Author(s): Jagtap TG, Nagle VL, Jagtap TG, Nagle VL, Jagtap TG, Nagle VL, Jagtap TG, Nagle VL
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Abstract Mangroves, a predominant coastal habitat in the tropics, are constantly threatened by various anthropogenic pressures that are deteriorating the mangroves to a great extent. Global emissions of greenhouse gases are likely to raise the world temperature and the sea level at the rate of 0.3 degrees C and 6 mm 10 y(-1) by the year 2100. Mangrove habitats would be more vulnerable to climatic changes and resultant sea level rise (SLR) because of their unique location at the interface of the sea. By altering ecobiological processes, the intertidal and supratidal zones may extend further inland, resulting in changes in the existing ecological setup. The limitation of the landward margin would cause vertical rise, resulting in water-logging and ultimately killing the mangroves and dependent biota. The present document describes mangrove habitats and related issues from the Indian subcontinent in the context of climate variations and SLR, and recommends integrated long-term monitoring.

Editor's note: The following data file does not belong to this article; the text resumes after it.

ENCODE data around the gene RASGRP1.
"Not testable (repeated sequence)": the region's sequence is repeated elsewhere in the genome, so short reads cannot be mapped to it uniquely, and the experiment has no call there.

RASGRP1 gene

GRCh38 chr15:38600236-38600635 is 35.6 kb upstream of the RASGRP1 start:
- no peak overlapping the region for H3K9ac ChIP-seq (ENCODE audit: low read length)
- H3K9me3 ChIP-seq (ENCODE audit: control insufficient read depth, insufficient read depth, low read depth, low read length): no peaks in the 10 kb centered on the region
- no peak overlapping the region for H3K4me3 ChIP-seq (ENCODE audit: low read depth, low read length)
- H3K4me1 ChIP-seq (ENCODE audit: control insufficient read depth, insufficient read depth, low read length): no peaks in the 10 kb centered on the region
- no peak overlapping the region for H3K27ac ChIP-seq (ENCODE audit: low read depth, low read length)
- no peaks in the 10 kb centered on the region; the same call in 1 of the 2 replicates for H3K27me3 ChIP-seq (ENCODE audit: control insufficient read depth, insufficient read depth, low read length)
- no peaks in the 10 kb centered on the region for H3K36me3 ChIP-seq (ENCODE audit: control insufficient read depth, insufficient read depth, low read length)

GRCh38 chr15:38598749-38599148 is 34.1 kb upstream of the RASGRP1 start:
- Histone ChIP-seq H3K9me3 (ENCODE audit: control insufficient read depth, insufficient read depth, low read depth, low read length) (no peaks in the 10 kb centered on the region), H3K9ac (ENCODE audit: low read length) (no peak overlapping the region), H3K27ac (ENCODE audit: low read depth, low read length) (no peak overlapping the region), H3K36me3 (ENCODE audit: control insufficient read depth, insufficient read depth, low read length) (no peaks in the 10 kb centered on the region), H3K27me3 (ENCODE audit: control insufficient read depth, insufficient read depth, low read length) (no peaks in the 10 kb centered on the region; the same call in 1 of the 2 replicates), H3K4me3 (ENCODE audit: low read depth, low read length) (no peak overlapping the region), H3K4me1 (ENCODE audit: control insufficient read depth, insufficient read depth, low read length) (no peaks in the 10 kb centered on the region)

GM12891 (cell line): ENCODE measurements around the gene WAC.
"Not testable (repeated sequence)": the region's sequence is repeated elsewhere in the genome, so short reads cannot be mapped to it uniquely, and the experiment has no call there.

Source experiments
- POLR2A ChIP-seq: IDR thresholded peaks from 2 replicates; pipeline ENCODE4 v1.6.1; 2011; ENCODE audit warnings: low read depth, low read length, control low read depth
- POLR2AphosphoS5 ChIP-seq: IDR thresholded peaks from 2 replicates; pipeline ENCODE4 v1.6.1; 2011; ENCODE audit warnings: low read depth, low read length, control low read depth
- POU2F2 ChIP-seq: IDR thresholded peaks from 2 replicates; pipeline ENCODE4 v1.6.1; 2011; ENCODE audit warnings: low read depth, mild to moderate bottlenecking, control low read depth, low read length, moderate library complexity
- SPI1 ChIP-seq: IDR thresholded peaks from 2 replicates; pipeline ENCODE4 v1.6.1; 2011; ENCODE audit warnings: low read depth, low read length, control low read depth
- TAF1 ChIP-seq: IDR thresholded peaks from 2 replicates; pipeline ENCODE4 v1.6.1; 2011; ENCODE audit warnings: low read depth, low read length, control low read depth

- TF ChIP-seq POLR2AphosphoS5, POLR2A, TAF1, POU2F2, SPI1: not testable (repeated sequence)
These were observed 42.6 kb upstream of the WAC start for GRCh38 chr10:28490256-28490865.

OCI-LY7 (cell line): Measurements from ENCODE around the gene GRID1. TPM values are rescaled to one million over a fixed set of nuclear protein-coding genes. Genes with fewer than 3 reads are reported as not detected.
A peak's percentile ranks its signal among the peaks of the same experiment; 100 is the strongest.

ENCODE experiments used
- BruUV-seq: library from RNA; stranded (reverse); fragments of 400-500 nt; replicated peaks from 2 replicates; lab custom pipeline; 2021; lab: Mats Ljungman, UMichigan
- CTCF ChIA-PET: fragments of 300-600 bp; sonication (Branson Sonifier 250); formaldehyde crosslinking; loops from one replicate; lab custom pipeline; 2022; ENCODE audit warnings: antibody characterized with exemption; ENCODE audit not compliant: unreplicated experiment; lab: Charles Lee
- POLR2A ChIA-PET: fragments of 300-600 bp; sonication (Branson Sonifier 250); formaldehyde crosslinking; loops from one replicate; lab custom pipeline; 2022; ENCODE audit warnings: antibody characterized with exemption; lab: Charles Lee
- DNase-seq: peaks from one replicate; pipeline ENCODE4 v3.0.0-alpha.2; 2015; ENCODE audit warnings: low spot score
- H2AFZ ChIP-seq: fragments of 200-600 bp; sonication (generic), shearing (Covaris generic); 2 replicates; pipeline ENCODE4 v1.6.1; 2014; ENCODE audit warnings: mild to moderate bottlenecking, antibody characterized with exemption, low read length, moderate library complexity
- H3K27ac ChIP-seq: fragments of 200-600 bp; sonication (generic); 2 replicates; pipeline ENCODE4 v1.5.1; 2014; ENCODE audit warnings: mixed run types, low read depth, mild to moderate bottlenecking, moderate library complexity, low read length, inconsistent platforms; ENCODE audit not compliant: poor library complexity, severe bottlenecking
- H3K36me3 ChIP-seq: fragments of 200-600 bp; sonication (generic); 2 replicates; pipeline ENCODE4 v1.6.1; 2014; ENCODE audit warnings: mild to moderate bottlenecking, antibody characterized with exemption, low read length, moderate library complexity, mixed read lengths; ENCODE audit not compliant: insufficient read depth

This article was published in Ambio
and referenced in Journal of Biodiversity, Bioprospecting and Development